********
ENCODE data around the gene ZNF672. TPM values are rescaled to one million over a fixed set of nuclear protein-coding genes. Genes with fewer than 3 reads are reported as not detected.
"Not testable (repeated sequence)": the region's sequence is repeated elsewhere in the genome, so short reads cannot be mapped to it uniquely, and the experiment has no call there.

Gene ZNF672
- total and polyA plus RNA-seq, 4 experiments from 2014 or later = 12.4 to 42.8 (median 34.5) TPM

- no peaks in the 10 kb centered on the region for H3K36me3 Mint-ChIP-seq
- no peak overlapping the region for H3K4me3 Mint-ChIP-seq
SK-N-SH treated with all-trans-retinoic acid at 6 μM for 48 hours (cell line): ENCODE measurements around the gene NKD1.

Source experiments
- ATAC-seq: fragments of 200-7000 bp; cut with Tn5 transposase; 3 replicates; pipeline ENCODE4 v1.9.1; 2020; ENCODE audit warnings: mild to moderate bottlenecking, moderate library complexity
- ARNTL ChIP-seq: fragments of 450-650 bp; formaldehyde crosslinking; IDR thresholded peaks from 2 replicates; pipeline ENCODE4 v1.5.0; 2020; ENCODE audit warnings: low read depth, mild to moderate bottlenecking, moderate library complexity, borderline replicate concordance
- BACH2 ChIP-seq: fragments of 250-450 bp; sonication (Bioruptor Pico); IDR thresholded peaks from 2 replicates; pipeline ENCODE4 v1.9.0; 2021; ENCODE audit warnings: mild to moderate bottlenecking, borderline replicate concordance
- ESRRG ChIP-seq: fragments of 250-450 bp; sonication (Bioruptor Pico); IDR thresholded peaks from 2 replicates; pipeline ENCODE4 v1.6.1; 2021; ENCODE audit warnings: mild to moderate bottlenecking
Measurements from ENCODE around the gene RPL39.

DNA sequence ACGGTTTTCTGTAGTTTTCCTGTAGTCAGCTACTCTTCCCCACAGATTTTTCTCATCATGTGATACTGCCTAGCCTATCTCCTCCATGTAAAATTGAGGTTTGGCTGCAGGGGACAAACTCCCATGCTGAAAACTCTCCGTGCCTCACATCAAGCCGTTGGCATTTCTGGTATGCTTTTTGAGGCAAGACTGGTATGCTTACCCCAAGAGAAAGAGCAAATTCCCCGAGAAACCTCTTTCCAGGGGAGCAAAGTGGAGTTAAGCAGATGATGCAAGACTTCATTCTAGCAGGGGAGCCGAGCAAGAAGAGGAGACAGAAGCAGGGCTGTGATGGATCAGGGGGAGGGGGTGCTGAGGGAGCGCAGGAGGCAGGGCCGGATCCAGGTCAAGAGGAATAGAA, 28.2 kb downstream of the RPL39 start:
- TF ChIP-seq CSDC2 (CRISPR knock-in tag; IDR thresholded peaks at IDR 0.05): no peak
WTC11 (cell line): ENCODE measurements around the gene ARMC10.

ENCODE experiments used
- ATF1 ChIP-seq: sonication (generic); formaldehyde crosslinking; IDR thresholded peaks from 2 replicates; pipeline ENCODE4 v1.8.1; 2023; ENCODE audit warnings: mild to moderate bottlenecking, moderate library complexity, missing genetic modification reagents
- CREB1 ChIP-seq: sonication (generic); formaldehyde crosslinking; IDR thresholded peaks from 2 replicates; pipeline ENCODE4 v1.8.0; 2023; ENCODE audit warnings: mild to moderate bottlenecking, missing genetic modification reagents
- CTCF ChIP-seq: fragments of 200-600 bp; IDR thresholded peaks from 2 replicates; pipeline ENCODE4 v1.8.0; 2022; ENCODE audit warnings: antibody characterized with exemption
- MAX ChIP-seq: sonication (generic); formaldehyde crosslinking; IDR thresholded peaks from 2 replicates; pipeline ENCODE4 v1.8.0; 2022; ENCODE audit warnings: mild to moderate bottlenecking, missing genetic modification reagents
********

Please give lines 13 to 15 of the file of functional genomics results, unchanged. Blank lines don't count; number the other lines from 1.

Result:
Measurements from ENCODE around the gene RPL39.

DNA sequence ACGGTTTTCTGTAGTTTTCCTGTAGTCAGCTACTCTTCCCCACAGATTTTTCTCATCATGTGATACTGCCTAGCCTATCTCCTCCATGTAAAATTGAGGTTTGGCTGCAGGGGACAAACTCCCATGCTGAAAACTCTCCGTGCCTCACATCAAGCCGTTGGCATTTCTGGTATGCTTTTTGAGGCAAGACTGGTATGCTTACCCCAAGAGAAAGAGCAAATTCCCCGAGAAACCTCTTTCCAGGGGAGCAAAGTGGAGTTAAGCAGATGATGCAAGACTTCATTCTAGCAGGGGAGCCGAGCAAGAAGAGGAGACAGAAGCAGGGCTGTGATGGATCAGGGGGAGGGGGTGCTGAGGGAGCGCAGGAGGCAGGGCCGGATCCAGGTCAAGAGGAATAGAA, 28.2 kb downstream of the RPL39 start:
- TF ChIP-seq CSDC2 (CRISPR knock-in tag; IDR thresholded peaks at IDR 0.05): no peak